Determining Whether Someone Is, or Is Not, an LLC Member Under Tennessee Law

In most cases, members of Tennessee limited liability companies will ensure, at the time of the formation of the LLC, that there is properly signed documentation which establishes which persons are members and their respective membership interest percentages. Most often, this is done in an operating agreement. It is not unusual, however, given the pace of many business deals, that the LLC members, or those purporting to be members, fail to clarify, in writing, who are members and/or the percentage interest of each of the members.

The Tennessee Revised Limited Liability Company Act (the “LLC Act”) provides the framework and procedures for the formation of a Tennessee LLC. It also provides key provisions that are applicable, by default, where the members have failed to agree on certain terms regarding the LLC’s governance or their rights as members. (For example, the LLC Act provides for the voting rights of members, sets forth the fiduciary duties of members, provides for members to have the right to review LLC records, and provides for the percentage of profits to which members are entitled).  The LLC Act, however, gives no guidance whatsoever as to how to determine which persons are members of an LLC or how to determine their ownership percentages where those matters have not been agreed to in a writing, such as an operating agreement.

Given that the LLC Act is not helpful in sorting out who an LLC’s members are in situations where the identity of the members has not been agreed to in a writing, Tennessee case law provides the only authoritative guidance. (Case law from other states could well be persuasive). In Tennessee, as of this post, there are only two cases in which Tennessee courts have addressed this issue.

In the first of those cases, Parigin v. Mills (Tenn. Ct. App. 2017), the court determined that the party at issue was not a member. In the second case, Heatherly v. Off the Wagon Tours, LLC (Tenn. Ct. App. 2021), the court determined that the party at issue was a member. Here are the facts of the two cases.

Parigin v.Mills:

  • Mills claimed to be a member of the LLC at issue
  • It was undisputed that Mills had never contributed any money to the LLC
  • Mills was very actively involved in the formation of the LLC and its operation after formation
  • Mills conceived the idea for a business, and he talked with Landers about being involved with it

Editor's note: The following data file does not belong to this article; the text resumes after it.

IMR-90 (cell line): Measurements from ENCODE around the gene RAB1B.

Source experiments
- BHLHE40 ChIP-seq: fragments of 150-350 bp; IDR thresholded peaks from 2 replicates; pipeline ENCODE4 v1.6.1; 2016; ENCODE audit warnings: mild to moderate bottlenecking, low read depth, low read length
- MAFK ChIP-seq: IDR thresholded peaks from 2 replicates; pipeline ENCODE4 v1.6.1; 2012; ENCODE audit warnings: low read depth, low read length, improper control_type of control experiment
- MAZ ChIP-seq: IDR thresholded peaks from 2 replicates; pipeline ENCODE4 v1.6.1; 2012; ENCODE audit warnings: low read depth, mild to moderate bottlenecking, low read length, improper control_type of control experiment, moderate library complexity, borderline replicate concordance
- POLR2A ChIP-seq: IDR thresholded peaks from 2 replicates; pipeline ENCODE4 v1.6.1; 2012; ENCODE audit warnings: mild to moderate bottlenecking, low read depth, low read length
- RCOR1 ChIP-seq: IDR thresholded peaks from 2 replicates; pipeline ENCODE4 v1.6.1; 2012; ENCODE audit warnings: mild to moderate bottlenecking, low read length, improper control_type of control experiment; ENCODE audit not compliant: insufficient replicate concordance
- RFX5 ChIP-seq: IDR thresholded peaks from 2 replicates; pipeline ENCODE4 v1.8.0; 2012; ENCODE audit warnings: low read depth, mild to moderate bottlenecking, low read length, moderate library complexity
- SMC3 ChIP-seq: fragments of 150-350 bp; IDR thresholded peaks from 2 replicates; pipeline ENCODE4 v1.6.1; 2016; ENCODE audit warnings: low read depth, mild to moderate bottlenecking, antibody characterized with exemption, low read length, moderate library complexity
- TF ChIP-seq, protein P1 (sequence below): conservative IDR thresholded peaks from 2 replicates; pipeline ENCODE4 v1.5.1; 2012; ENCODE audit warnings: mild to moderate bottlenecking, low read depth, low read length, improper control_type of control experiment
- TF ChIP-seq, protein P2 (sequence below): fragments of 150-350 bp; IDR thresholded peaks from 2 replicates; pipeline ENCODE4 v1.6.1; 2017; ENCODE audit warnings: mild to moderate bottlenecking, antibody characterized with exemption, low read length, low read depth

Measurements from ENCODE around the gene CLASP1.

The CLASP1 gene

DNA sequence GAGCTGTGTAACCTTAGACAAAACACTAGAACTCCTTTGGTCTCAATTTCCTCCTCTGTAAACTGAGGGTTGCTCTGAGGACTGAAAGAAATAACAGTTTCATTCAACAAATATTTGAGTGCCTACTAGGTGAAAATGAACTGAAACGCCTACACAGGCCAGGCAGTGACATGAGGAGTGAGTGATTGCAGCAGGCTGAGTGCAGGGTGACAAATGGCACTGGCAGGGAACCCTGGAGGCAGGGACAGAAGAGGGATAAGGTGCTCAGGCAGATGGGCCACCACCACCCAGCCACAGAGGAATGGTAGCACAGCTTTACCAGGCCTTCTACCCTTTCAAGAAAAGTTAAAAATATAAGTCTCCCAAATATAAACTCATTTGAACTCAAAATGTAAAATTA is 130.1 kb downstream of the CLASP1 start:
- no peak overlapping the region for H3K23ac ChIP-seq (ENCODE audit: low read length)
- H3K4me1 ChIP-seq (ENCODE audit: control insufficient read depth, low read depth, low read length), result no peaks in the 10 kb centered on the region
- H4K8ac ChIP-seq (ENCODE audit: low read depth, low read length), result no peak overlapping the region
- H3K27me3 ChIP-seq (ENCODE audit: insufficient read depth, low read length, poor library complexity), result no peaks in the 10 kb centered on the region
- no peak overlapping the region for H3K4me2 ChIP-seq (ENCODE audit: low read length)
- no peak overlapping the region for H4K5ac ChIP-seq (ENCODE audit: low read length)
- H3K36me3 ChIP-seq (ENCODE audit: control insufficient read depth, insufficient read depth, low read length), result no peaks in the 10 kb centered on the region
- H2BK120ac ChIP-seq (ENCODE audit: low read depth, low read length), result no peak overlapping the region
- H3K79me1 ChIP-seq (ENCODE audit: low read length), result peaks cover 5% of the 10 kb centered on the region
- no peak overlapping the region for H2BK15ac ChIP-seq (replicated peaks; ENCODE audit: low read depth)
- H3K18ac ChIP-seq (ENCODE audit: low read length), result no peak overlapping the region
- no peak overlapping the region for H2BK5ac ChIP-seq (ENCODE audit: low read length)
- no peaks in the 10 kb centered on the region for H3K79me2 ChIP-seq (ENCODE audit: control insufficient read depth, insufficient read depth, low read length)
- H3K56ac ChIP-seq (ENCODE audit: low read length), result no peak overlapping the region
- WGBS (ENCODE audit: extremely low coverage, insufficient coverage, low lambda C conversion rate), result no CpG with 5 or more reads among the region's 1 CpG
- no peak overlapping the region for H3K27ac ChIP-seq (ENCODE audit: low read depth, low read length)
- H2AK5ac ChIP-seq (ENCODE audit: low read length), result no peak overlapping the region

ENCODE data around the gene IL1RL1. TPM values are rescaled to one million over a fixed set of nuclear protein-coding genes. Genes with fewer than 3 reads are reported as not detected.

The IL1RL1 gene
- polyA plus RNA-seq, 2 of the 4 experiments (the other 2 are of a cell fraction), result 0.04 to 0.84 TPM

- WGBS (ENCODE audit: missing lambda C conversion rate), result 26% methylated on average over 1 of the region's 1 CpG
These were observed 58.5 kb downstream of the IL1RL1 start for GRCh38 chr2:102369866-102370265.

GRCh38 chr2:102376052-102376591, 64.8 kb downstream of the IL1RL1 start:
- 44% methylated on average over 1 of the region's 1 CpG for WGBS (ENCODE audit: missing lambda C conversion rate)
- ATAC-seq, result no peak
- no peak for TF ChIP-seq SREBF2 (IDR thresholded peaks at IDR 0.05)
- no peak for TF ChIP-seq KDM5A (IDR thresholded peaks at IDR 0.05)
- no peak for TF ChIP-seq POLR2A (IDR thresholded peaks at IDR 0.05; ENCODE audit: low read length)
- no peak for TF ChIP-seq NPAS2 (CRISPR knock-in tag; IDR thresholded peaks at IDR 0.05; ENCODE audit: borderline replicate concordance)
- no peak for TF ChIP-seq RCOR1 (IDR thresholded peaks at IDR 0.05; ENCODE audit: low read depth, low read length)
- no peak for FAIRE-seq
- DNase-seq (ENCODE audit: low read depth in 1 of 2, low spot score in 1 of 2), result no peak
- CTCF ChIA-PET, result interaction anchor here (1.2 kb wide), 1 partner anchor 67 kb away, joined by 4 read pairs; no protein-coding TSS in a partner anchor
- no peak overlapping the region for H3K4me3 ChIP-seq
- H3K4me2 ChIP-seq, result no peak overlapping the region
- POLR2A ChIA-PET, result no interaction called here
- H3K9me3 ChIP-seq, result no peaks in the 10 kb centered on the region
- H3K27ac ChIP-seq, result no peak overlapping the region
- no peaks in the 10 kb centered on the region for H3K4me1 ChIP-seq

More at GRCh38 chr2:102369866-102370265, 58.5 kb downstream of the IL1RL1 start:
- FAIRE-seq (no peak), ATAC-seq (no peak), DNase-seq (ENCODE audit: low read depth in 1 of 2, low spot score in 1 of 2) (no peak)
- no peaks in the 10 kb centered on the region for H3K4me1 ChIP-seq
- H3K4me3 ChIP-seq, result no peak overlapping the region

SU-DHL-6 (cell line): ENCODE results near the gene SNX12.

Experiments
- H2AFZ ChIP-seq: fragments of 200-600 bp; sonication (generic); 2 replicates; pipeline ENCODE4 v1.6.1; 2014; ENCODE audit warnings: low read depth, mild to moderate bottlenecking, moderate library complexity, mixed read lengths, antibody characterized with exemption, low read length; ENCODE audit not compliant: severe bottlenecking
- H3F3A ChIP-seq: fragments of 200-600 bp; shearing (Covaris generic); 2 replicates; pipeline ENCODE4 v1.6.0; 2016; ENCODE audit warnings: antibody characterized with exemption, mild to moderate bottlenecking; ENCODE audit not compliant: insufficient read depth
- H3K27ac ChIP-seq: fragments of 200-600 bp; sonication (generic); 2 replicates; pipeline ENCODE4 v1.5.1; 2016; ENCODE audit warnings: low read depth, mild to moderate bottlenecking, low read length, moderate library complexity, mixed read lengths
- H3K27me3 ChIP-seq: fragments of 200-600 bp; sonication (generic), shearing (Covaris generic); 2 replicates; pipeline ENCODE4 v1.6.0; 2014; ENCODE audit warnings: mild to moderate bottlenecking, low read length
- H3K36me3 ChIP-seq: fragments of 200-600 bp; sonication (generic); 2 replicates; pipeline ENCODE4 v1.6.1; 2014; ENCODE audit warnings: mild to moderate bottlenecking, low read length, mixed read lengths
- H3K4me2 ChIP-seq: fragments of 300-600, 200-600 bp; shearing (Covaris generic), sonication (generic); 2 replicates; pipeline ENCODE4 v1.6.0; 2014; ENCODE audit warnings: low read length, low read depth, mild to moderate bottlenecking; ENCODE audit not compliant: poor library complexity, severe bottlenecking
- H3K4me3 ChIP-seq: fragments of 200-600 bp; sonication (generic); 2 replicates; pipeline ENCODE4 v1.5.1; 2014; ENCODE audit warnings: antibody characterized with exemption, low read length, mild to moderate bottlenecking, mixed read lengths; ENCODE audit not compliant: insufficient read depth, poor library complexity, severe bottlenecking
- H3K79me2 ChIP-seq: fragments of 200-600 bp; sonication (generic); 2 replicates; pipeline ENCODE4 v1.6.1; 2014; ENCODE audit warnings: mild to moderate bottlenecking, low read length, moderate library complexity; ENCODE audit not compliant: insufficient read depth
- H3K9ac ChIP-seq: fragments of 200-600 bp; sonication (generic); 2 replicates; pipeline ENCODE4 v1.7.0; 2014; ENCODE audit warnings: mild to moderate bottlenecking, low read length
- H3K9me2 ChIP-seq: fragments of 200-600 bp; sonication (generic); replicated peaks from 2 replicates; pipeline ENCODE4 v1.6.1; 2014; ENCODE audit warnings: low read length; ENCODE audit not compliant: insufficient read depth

• Mills and Landers had a lawyer prepare articles of organization and an operating agreement for the LLC
  • The articles provided that the LLC had two members
  • The operating agreement provided the same, but was never signed by Mills or Landers
  • Landers testified that Mills told him that Mills would be contributing $180,000 for his membership interest and that Landers had to contribute the same for his membership interest
  • Landers concluded that he did not have the $180,000 for the investment so he walked away from the deal after Mills, according to Landers, told him that, if he didn’t have the $180,000, he could not be a member
  • Mills then approached Parigin and Wheatley
  • Parigin contributed $217,370
  • Wheatley contributed $50,000
  • Parigin, Wheatley and another potential investor who had been approached by Mills all testified that Mills had stated that he would contribute $180,000 for his interest
  • There was also testimony that the same lawyer who prepared the articles and the first operating agreement (which was never signed), prepared a second operating agreement which provided that Mills and Parigin would each contribute $217,500 for their interest
  • Like the first operating agreement, the second one was never signed

Based on the above facts in the Parigin case, it is, for me at least, easy to understand why Mills was determined to have no ownership.

Heatherly v. Off the Wagon Tours, LLC:

  • Heatherly conceived of the idea for a business which would offer rides in downtown Nashville in a “party wagon” pulled by a customized tractor
  • Carney thought Heatherly’s idea was good
  • Carney agreed that the idea for the business was Heatherly’s
  • Carney had Legal Zoom prepare and file articles of organization for the LLC
  • The articles stated that there were four members of the LLC, but did not identify them
  • Carney admitted that he had offered Weatherly a 5% membership interest
  • Carney had Legal Zoom prepare an operating agreement for the LLC
  • The operating agreement listed both Carney and Weatherly as members, but Weatherly never signed it
  • Carney provided the start-up funds for the business
  • Weatherly did not provide any funds, but contributed hours of his time
  • When the parties’ relationship deteriorated, Carney’s lawyer sent correspondence to Weatherly offering to “purchase his shares” in the LLC
  • Carney even admitted that Weatherly was his “partner”

A critical lesson from this case is that a member’s failure to sign an operating agreement wherein his or her membership interest is expressly stated is not fatal when other facts support that he or she was a member. Also, this case substantiates that a person does not necessarily have to contribute money to become an LLC member. A lesson from both cases is that, where there is no properly executed documentation setting forth the identity of the members, a Tennessee court will look to the surrounding facts to determine whether someone is a member or not. If you have a limited liability company dispute, you should consult with a qualified Tennessee lawyer to determine your rights and chances of success.


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